In a multi-count indictment, appellant was charged with two counts of rape, three counts of aggravated sodomy, two counts of aggravated assault, and two counts of burglary. He was tried before a jury, and found guilty of all counts. He appeals from the judgments of conviction and sentences entered by the trial court on the jury's verdicts of guilt.
1. The crimes had been committed on two separate occasions, but under similar circumstances. Appellant moved that his trial for the commission of the crimes against one of the victims be severed from his trial for the commission of the crimes against the other victim. The trial court's denial of this motion to sever is enumerated as error.
"In the present case, the crimes charged were so similar as to evidence a common plan or scheme and revealed an identical modus operandi. [Cit.] . . . [A] 11 of the offenses would have been admissible at the trial of the other. Davis v. State, 158 Ga. App. 549
, 550 (281 SE2d 305
) (1981). "[W]here, as here, the similarity of the crimes reaches the level of a pattern, severance of the crimes for trial is not required. [Cit.] ' "(I)n this particular kind of circumstance(, severance) lies within the sound discretion of the trial judge. . . ." (Cit.)' [Cit.] 'Denial of the motion to sever was not an abuse of the wide discretion (of) the trial court. . . ." (Cit.)' [Cit.]" Weddington v. State, 191 Ga. App. 738
, 739 (5) (382 SE2d 661
2. The evidence was such as to authorize the inference that the perpetrator had most likely been a "peeping Tom" before he committed the instant burglaries and sexual offenses against the victims. Accordingly, the trial court did not err in allowing the State to introduce, as sufficiently similar transactions, evidence that, on two other occasions, appellant had been a "peeping Tom" in violation of OCGA 16-11-61
. "The evidence shows the identity of the accused, similarity of plan, scheme, design and conduct." Wilkes v. State, 166 Ga. App. 771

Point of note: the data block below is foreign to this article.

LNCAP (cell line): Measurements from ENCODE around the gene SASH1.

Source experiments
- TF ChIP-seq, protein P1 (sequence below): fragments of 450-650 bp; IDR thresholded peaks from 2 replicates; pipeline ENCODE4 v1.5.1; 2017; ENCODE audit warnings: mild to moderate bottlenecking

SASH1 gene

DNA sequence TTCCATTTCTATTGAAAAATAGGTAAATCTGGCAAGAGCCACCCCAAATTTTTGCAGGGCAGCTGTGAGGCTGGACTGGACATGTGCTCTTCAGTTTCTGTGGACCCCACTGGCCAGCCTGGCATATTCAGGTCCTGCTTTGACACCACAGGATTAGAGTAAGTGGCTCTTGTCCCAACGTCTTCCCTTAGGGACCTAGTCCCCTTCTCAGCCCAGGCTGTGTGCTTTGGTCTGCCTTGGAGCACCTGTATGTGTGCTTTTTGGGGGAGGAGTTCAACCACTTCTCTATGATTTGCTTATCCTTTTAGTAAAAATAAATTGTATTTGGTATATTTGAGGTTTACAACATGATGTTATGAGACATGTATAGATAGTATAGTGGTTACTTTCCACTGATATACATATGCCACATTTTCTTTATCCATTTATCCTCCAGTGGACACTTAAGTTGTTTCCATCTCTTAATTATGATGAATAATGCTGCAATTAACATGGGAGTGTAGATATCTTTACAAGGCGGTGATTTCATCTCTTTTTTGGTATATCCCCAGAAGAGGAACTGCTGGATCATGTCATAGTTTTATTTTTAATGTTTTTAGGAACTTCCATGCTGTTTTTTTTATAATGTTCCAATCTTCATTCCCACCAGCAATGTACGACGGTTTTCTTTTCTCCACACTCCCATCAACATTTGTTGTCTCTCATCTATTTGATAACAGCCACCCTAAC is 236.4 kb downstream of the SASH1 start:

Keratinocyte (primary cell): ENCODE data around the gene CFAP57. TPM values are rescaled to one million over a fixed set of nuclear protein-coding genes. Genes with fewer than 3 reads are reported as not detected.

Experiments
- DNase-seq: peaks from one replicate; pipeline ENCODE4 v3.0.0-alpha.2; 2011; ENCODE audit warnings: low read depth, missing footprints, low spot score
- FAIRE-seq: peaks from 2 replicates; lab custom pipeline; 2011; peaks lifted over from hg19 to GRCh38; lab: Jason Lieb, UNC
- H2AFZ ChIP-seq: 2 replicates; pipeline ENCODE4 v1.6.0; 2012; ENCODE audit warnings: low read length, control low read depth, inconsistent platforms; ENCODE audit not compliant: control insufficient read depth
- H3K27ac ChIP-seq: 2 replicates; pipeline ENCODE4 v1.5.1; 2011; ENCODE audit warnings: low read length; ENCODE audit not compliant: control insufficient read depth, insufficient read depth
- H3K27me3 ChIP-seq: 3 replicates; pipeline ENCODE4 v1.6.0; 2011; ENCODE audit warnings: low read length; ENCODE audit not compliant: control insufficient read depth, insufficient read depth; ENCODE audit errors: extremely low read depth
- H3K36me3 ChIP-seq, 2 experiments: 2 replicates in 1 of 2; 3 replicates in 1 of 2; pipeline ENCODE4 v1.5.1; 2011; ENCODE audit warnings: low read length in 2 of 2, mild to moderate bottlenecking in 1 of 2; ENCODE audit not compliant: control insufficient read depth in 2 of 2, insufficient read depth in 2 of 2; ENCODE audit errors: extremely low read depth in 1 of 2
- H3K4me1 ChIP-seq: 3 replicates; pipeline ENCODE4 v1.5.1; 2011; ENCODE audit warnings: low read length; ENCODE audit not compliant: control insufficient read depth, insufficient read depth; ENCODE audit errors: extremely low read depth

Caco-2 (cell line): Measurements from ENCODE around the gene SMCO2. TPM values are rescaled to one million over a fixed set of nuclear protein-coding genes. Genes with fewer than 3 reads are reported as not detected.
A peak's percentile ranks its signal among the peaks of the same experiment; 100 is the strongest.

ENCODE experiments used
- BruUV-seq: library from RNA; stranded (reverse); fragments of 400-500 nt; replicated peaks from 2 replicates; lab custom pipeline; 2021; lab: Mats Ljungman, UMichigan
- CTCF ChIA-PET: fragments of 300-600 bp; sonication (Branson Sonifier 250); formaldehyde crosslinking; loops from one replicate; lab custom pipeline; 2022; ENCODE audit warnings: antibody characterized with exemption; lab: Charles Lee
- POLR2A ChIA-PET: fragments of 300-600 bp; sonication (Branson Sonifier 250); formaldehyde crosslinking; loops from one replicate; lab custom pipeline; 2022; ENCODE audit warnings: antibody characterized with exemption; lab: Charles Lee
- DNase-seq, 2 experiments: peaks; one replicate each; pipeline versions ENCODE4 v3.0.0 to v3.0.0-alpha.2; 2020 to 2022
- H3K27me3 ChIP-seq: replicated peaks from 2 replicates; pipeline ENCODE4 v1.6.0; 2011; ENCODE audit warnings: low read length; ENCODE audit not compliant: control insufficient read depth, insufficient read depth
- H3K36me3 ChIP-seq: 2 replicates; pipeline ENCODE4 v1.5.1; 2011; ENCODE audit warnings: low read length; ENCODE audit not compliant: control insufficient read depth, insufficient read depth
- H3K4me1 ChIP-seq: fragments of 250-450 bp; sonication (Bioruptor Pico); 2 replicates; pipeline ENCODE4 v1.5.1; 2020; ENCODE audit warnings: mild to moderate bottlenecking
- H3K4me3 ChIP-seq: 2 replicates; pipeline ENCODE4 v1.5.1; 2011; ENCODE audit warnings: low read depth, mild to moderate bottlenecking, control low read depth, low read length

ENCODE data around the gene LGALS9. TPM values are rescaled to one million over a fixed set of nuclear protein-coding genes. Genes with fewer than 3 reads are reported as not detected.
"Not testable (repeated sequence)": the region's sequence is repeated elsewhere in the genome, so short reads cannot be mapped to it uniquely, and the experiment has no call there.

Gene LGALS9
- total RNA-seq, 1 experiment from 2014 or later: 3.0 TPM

, 772-773 (2) (305 SE2d 388
) (1983). It is immaterial that, on these prior occasions, appellant's violations of OCGA 16-11-61
had not culminated in his commission of burglaries and sexual offenses. See Rutherford v. State, 198 Ga. App. 283 (1) (401 SE2d 308) (1991)
3. On cross-examination of a witness for the State, appellant elicited an ostensibly unresponsive answer which then prompted a motion for mistrial. The denial of this motion for mistrial is enumerated as error.
The record discloses that the trial court gave curative instructions. Under the circumstances, the trial court did not abuse its discretion in denying the motion. Ranalli v. State, 197 Ga. App. 360
, 364 (4) (398 SE2d 420
4. One of the victims positively identified appellant as the perpetrator and he does not challenge the sufficiency of the evidence as to his convictions for the crimes he allegedly committed against her. However, the other victim could not positively identify appellant and he urges that the evidence was not sufficient to authorize his convictions for the crimes he allegedly committed against her.
Since both series of crimes were so similar, evidence as to the crimes that appellant was positively identified as having committed was admissible and probative as to his identity as the perpetrator of the other crimes. Felker v. State, 252 Ga. 351
, 359 (1a) (314 SE2d 621
) (1984). This, in addition to the other circumstantial evidence, was sufficient to authorize a rational trior of fact to find proof of appellant's identity and guilt beyond a reasonable doubt. Perry v. State, 158 Ga. App. 349 (1) (280 SE2d 390) (1981)
Harry N. Gordon, District Attorney, Gerald W. Brown, Assistant District Attorney, for appellee.